Send hedgehog records with postcode, date, recorder name (if possible) to Bromley Biodiversity Partnership: All members, Friends Groups
Collate records, publish reports and accompanying maps annually and distribute to participants, Bromley Biodiversity Partnership sub - group. BBPartnership, CCP & Stakeholder Panel members, LBB Planners

Send hedgehog records without personal data to Hedgehog street and greenspace Information for Greater London (GiGL)

Bromley Biodiversity Partnership sub- group


Publicise threats to hedgehogs and possible actions to residents, school, sports and community groups through talks, posters etc

idverde, Bromley Biodiversity Partnership sub-group & all partnership members

Highlight the importance of green corridors between sites which have hedgehogs and encourage hedgehog friendly features along these corridors.

idverde, Bromley Biodiversity Partnership

Work with allotment holders and schools to widen survey, improve conditions for hedgehogs and improve links between areas known to be used by hedgehogs.

Idverde, Bromley Biodiversity Partnership sub-group, Friends Groups with parks near hedgehog sightings

Check planning applications in areas where hedgehogs are recorded. Bromley Biodiversity Partnership: All
Make installation of hedgehog highways a condition of planning permission where appropriate. LBB planning department, developers

Install 13 x 13 cm holes at fence bases where appropriate to link gardens & greenspaces & to keep hedgehogs away from roads as much as possible.

Bromley Biodiversity Partnership all members, land owners & managers

Stop pesticide use (including herbicides & fungicides) except in exceptional circumstances so hedgehogs can find enough invertebrates & don’t eat poisoned ones.

LBB, idverde, Land Managers, Bromley Biodiversity Partnership: all members
Encourage gardening for wildlife to provide food and shelter for hedgehogs. Bromley Biodiversity Partnership: All members
Encourage planting of native species rich hedgerows wherever appropriate, in school grounds, parks, allotments, sports grounds etc to provide protected areas for shelter & hibernation. See & 726735/native_plants_for_gardens_v2.pdf Bromley Biodiversity Partnership: all members, idverde, Friends Forum, Friends Groups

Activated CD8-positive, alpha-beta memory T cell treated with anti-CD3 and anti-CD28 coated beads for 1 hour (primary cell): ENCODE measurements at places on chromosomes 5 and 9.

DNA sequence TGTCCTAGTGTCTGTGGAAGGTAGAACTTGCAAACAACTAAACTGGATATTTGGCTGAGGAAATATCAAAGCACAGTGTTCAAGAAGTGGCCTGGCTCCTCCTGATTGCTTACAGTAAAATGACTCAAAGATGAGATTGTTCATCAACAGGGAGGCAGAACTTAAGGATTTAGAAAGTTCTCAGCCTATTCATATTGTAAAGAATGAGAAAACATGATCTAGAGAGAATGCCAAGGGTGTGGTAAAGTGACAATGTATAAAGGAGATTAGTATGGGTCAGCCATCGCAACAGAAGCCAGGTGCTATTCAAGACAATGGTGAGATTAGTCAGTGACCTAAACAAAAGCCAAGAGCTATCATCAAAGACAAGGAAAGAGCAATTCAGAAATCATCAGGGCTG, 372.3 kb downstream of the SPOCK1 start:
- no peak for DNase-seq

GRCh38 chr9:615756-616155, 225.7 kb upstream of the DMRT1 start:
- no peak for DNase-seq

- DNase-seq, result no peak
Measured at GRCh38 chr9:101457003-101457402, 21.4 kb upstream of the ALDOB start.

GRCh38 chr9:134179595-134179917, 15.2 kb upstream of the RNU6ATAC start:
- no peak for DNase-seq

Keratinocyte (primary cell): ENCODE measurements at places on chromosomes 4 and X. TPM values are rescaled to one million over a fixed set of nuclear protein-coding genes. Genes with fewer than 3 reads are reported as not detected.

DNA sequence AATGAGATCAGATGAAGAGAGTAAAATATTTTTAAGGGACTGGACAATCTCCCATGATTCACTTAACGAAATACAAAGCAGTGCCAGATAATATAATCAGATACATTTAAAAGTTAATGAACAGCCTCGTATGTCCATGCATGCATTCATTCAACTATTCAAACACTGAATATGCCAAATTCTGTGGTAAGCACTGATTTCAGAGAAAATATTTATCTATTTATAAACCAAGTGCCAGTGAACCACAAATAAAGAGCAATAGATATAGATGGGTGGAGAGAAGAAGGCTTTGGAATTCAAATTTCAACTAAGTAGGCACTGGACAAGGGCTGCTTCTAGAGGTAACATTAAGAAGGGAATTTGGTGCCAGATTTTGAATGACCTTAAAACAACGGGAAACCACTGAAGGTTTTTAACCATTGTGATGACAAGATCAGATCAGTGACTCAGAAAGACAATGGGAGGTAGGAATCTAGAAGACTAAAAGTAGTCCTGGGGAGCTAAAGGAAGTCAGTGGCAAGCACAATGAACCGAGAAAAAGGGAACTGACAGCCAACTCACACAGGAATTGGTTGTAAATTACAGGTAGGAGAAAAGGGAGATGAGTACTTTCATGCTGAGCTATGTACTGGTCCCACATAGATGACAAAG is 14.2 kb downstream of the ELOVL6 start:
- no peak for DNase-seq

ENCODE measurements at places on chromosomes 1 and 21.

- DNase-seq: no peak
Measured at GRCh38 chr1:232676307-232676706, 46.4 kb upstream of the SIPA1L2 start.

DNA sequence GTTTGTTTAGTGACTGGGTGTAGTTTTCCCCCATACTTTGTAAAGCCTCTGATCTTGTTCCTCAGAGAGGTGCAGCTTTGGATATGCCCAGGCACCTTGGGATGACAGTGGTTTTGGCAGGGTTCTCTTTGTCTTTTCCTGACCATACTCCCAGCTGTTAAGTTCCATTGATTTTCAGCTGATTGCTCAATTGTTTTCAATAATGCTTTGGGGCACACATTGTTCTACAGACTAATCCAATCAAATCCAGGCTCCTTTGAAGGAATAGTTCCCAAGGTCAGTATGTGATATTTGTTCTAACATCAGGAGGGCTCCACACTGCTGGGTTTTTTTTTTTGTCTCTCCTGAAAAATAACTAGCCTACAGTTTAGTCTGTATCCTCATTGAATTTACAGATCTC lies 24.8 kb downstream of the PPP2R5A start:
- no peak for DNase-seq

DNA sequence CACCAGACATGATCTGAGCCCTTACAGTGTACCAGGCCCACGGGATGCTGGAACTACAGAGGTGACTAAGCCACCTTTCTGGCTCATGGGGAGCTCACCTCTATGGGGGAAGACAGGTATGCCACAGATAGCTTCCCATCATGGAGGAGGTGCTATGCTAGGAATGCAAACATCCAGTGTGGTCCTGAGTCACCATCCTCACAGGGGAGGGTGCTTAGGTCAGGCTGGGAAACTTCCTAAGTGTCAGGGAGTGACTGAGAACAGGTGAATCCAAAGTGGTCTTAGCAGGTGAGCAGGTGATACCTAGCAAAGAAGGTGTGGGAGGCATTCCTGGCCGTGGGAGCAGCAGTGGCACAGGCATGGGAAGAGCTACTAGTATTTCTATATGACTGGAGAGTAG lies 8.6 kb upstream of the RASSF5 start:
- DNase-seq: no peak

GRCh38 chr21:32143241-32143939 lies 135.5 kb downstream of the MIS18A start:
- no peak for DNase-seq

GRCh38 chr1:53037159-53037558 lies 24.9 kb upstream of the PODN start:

Publicise the problem of steep sided ponds Bromley Biodiversity Partnership: All
Ensure ponds have access which allows hedgehogs to exit ponds if they fall in, eg a ramp.

All landowners and managers including LBB and Idverde. All Bromley Biodiversity Partnership members

Protect and maintain scrub whilst preventing encroachment of other habitats through good management

Land managers all
Encourage ‘untidy’ areas in gardens with log piles, dead leaves etc to provide resting and hibernating opportunities. In areas where hedgehogs recorded, encourage making and installation of hedgehog homes. See hedgehogs/hedgehog-homes Bromley Biodiversity Partnership: all members
When strimming scrub or long grass check area for hedgehogs first. Land managers including Idverde Bromley Biodiversity Partnership all members,volunteers
If you have a bonfire, check any pile of brash etc. before burning it. Bromley Biodiversity Partnership all members

Encourage all to ensure netting is about 30cms above ground so hedgehogs can pass underneath. Store unused netting in sheds etc & remove all discarded netting.

Bromley Biodiversity Partnership all members.

Further information

For advice about hedgehogs and how to look after them visit and

Hedgehog report for LBB 2017-2019

Maps showing hedgehog records in LBB 2017-2019